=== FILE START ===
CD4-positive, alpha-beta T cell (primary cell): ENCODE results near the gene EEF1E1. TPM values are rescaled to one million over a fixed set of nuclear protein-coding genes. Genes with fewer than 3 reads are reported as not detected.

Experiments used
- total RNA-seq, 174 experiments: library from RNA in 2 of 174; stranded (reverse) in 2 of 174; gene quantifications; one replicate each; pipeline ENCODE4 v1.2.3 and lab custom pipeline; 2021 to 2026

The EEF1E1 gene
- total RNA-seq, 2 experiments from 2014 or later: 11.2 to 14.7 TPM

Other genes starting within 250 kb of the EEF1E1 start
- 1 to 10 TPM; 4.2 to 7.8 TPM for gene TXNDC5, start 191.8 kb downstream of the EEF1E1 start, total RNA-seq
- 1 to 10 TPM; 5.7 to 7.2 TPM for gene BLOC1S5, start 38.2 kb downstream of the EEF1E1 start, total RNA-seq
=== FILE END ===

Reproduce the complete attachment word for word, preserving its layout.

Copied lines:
CD4-positive, alpha-beta T cell (primary cell): ENCODE results near the gene EEF1E1. TPM values are rescaled to one million over a fixed set of nuclear protein-coding genes. Genes with fewer than 3 reads are reported as not detected.

Experiments used
- total RNA-seq, 174 experiments: library from RNA in 2 of 174; stranded (reverse) in 2 of 174; gene quantifications; one replicate each; pipeline ENCODE4 v1.2.3 and lab custom pipeline; 2021 to 2026

The EEF1E1 gene
- total RNA-seq, 2 experiments from 2014 or later: 11.2 to 14.7 TPM

Other genes starting within 250 kb of the EEF1E1 start
- 1 to 10 TPM; 4.2 to 7.8 TPM for gene TXNDC5, start 191.8 kb downstream of the EEF1E1 start, total RNA-seq
- 1 to 10 TPM; 5.7 to 7.2 TPM for gene BLOC1S5, start 38.2 kb downstream of the EEF1E1 start, total RNA-seq